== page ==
to whom I owe the world     but I too fear the schoolyard
stairwell     to my former terrors     call them words     these
animals who growl at the mirror     I think     the universe
swells and breaks our ribs     so we might crawl out     alive
the mirror tells you     our map of islands     lesions     nation
after nation     sinks into the vellum     but I see boundaries
still     names of rivers     gone dry     the silence of a stranger
I am not yet     the lust in luster     the steam     in the breath
the throated O that is not personal     I hear it everywhere

: 1

The flower is so beautiful you have to draw it
On a page, & the bison so beautiful, & the bird-
Headed man, & the outline of your own hand—
So beautiful you have to draw it. The blind singer
Understands. There in the half-lit after-life grove
Sitting in his folding chair, reciting the ABC’s
To the children who are not there. A brick is
A block of ice; a pyramid is a pillar of snow.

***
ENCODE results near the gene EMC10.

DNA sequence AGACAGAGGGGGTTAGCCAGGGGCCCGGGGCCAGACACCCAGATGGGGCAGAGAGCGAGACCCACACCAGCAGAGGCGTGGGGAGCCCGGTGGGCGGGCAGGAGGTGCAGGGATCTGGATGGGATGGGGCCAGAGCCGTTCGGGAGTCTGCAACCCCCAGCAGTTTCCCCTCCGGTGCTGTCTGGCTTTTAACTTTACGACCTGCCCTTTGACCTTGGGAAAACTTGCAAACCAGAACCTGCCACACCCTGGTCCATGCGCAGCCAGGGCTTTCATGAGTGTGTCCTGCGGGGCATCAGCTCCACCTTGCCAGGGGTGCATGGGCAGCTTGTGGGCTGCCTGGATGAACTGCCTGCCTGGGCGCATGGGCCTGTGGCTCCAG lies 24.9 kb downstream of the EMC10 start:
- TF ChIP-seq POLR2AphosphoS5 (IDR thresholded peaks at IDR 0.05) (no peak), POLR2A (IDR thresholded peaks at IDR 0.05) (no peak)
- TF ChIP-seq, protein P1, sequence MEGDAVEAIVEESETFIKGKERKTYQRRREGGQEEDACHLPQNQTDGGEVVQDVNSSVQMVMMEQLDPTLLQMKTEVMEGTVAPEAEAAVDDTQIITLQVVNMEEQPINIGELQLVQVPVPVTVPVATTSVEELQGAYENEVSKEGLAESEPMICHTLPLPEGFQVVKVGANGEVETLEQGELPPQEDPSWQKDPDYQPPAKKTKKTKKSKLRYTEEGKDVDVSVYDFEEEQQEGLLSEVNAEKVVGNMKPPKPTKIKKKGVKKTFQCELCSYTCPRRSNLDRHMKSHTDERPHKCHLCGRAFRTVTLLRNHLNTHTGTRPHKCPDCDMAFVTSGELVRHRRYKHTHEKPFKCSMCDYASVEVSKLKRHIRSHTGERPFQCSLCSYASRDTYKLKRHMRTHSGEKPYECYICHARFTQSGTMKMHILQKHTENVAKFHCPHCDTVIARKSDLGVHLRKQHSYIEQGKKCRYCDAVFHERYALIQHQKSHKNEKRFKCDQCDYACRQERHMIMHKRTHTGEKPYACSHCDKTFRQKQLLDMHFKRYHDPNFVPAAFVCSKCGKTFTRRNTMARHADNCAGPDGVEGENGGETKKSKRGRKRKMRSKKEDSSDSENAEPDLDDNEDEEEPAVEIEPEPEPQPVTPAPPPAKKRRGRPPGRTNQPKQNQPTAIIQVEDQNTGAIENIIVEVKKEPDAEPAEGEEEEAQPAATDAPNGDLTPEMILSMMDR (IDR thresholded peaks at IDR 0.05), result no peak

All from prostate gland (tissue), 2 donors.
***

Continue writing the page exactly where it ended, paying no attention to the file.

Do plants have a soul? Yes or no. Do stones?
The philosopher sat inside his own shadow.
He said justice is a perfect cube. In the world
Nowhere, not among pinecones or pinwheels,
Is such a cube. You must draw it. Here’s a cave wall.



Dan Beachy-Quick is a poet, essayist, and translator, and his most recent books include Arrows (Tupelo Press) and Stone-Garland (Milkweed Editions), a translation from the ancient Greek lyric tradition. His work has been supported by the Monfort, Lannan, and Guggenheim Foundations. He teaches as Colorado State University where he is a University Distinguished Teaching Scholar.

Bruce Bond is the author of twenty-nine books including, most recently, Plurality and the Poetics of Self (Palgrave, 2019), Words Written Against the Walls of the City (LSU, 2019), Scar (Etruscan, 2020), Behemoth (New Criterion Prize, Criterion Books, 2021), The Calling (Parlor, 2021), Patmos (Juniper Prize, UMass, 2021), Liberation of Dissonance (Nicholas Shaffner Award for Literature in Music, Schaffner Press, 2022), and Invention of the Wilderness (LSU, 2022).